Kyrgyzstan’s Windy City

By Rob Packer, KF9 Kyrgyzstan

This is a repost from the Kiva Fellows’ Blog

In the middle of October I spent a week away from the Bishkek office of my MFI, Mol Bulak Finance, to see microfinance in action in their Balykchy branch. Part of the training as a Kiva Fellow is to complete an online course from the United Nations Development Program on microfinance, which seemed to tell me continuously that microfinance is a low-margin, high-cost business. No matter how many times this message is drilled into me, it still comes as a shock.

The town of Balykchy sits at the start of Lake Issyk-Kul, the world’s second-largest mountain lake after Lake Titicaca. The lake is a summertime holiday Riviera and a former Soviet naval testing ground far away from the prying eyes of the West. Compared with its more visitor-friendly lakeside neighbours of resort town Chopon-Ata and trekking or skiing centre Karakol, Balykchy suffers from a bad reputation in Bishkek. Bishkek was a sea of yellow leaves at the time, but I was warned that I would need warm clothes for the cold and sunglasses for the wind. As we drove out from Bishkek, the ever-present fields and mountains became drier and when we finally left the steppes and arrived in the massive valley of Issyk-Kul, the landscape looked more and more like a mountainous desert, camels included. During my time there, I never experienced Balykchy’s gale force delights but the wind’s presence seemed to hang over the town like a dragon in the mountains.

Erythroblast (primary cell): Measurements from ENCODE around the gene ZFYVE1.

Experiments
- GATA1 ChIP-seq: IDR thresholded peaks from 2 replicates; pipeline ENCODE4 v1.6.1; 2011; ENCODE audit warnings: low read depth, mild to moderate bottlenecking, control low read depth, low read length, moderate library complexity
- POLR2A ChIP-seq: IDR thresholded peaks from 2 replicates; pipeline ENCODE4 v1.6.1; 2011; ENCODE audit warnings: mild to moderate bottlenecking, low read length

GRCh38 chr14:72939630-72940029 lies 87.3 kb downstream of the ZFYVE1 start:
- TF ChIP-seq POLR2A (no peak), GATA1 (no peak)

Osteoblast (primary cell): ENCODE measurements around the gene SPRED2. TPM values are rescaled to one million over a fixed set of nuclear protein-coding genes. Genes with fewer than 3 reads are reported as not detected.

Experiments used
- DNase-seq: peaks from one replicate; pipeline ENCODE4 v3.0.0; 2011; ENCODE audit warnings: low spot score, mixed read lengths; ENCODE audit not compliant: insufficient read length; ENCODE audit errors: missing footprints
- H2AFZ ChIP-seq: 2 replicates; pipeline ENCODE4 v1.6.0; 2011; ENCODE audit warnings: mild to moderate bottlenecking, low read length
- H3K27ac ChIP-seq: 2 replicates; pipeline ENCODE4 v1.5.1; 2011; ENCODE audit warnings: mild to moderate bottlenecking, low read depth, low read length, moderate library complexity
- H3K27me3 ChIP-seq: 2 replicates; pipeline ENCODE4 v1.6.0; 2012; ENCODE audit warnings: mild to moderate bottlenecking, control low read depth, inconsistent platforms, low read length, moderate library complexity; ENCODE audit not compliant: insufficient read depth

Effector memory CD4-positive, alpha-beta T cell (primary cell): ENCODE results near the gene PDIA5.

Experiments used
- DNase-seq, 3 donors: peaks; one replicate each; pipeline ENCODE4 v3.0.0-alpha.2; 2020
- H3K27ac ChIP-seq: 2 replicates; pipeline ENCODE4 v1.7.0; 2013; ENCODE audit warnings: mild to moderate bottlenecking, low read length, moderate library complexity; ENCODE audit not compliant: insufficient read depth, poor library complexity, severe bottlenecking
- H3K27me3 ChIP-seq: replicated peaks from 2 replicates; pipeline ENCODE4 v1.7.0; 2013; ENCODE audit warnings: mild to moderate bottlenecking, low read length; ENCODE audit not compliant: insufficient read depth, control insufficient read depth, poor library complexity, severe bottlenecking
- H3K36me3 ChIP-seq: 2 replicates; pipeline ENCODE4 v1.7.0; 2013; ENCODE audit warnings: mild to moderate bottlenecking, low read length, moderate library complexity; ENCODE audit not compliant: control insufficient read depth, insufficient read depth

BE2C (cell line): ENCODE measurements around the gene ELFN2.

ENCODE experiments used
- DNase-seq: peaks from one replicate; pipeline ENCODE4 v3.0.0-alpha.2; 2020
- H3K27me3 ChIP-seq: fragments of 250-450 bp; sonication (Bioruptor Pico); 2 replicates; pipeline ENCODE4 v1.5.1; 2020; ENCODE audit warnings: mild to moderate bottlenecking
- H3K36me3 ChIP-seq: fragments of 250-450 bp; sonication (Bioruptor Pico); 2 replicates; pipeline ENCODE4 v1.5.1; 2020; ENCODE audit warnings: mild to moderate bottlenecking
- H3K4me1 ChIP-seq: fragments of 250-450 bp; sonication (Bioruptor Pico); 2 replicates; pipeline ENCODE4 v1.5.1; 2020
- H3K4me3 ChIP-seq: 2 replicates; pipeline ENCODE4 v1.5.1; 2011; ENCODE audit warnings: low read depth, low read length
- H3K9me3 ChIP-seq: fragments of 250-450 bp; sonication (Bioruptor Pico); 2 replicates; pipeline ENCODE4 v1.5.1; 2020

The modern-day Silk Road just outside of Balykchy


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